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Out of Juice


Have you ever had one of those days where your energy was extremely low?


You were out of juice.


Lunchtime had long passed and my orange juice was now sitting on the floor of the classroom.


This was unacceptable. I must have been feeling sick; I don't usually play with food. It was soon time to go home, but I still had to endure one of my favourite classes, Spanish.


To my surprise, the principal came over the intercom early. Were we going to leave school early? No. We were only informed that everyone should stay inside their classroom for safety or something of the sort.


By now, it seemed as if our Spanish class had transitioned from a formal to a more casual state because I was giggling too much. This was not the first time because I had another bright spark girlfriend in my Spanish class, Rennae, who would bring out the worst sorts of laughter in me.


Obviously, I was no longer out of juice; my energy was up. Like the former Air Jamaica, I was soaring to new heights as I flew out of my seat.


Still laughing, I held my abdomen until everything ceased.


I was standing strong with my feet slightly apart and my hands on my hips when the Spanish teacher exclaimed, "Davia, go clean up the juice!"


I was immediately dumbfounded and stationary as I gazed on the floor. So, a good Samaritan said, "It's not juice, Miss."


"Yes, it is. I can see the box of orange juice on the floor," assured the teacher.


With much confidence, I raised my head, and with a smile, I could only say, "The box of orange juice is still sealed, Miss."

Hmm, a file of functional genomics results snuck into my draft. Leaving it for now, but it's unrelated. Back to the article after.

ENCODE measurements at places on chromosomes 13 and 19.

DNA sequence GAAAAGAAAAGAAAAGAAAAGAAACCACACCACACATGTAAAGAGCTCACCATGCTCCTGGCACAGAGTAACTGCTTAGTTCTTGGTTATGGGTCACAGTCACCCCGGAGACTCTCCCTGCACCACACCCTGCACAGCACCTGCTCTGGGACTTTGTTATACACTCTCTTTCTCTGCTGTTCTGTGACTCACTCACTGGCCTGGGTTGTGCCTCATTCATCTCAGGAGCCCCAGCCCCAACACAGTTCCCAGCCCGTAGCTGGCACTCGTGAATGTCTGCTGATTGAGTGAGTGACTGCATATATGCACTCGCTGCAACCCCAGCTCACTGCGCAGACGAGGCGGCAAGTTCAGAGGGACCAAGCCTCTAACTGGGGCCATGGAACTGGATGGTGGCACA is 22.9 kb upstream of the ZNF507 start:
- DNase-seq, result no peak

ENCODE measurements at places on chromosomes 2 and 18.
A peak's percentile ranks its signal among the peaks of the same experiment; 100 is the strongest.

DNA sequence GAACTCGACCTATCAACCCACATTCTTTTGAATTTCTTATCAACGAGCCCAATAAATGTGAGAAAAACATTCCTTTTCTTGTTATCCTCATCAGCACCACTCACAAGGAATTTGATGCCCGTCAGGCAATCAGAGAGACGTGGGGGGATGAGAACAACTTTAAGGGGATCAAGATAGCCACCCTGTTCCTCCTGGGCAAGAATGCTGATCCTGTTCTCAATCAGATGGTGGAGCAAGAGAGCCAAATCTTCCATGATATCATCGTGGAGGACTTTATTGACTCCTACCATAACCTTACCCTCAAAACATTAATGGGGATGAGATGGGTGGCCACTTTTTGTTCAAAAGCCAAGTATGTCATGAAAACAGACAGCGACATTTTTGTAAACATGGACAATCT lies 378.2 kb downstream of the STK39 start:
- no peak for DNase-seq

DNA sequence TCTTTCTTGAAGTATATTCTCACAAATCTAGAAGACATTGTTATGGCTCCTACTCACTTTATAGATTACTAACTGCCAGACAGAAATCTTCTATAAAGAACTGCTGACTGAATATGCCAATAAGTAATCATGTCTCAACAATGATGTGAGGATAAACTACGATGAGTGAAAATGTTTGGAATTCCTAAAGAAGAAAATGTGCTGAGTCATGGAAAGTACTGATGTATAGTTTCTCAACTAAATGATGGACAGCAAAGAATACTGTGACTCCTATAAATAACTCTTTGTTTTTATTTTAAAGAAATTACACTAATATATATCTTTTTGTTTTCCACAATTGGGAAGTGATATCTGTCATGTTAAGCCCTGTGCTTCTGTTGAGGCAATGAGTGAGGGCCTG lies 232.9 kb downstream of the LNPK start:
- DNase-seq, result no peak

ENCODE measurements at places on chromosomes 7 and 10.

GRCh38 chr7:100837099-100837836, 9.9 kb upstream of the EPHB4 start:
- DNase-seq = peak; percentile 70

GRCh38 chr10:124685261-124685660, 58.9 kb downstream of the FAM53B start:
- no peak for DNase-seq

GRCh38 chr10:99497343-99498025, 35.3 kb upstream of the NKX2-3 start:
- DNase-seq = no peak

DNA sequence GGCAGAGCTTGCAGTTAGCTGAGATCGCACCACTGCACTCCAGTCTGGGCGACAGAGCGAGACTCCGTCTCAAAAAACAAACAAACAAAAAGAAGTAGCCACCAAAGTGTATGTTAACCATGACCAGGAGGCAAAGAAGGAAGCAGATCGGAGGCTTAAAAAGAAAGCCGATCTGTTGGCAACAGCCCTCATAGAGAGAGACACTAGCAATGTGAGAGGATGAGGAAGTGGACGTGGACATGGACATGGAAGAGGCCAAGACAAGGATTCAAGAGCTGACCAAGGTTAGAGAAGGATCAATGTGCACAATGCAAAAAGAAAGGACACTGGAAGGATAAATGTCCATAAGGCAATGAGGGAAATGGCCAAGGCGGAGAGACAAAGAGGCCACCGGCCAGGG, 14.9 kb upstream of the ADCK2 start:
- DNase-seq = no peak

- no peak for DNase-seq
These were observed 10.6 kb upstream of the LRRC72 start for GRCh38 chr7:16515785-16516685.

Did the teacher forget that I had asked her to use the bathroom when the principal had come over the intercom?


I could only shake my head in disbelief.


Straightway, my good Samaritan, Shanique, had gone for a mop and cleaned up the "orange juice" for me. The French students who were returning to our homeroom class would not have seen ANY evidence on my uniform which was dry and spotless- perfect.


I was absolutely relieved that no one would have been able to point out my mishap so easily, but for the first time in my teen years I wasn't about to worry about spilled milk.


And from that day until now, I have never been out of juice for too long; when I am not laughing at myself, I am laughing with others and not at them.


In retrospection, this story taught me that mishaps do happen. In fact, I had felt impressed to share this story on social media in 2016 after a medical technologists decided to share somewhat of a series of oddities in his life.


You see, at one point, I was quite a reserved child who would not laugh at the most laughable event , perhaps in an effort to empathize with the person in the situation or just not wanting to be laughed at, so I wouldn't do it to someone else.


How empowering it was for me to be able to laugh at myself because mishaps and mistakes don't subtract from strengths. They add value to my circumstances and there is always room for a different perspective or nudge for a call to action and to fill our cups.


So if should feel low, I draw for past experiences which I overcame by controlling my thoughts or reactions. As a mental health advocate, I like to remind my students that none of us are exempted from the anxieties and stresses of life.



Therefore, we must maximize on the positive possibilities and negative ones too. We get to write our stories if we just accept even our silliness. Recently, I had felt like I was running out of juice, and so I started writing on a 90's old school type beat:


I'm running out of juice;

I need to fill my cup again.

My worth I can't reduce.

Hello! Bye-bye, my friend.


Whether I win or lose

I have to stop to mediate

You can't walk in my shoes

But possibly you can relate.


I'm living in my dreams:

My dreams are my realities.

I need to press my seams-

Dress up for possibilities

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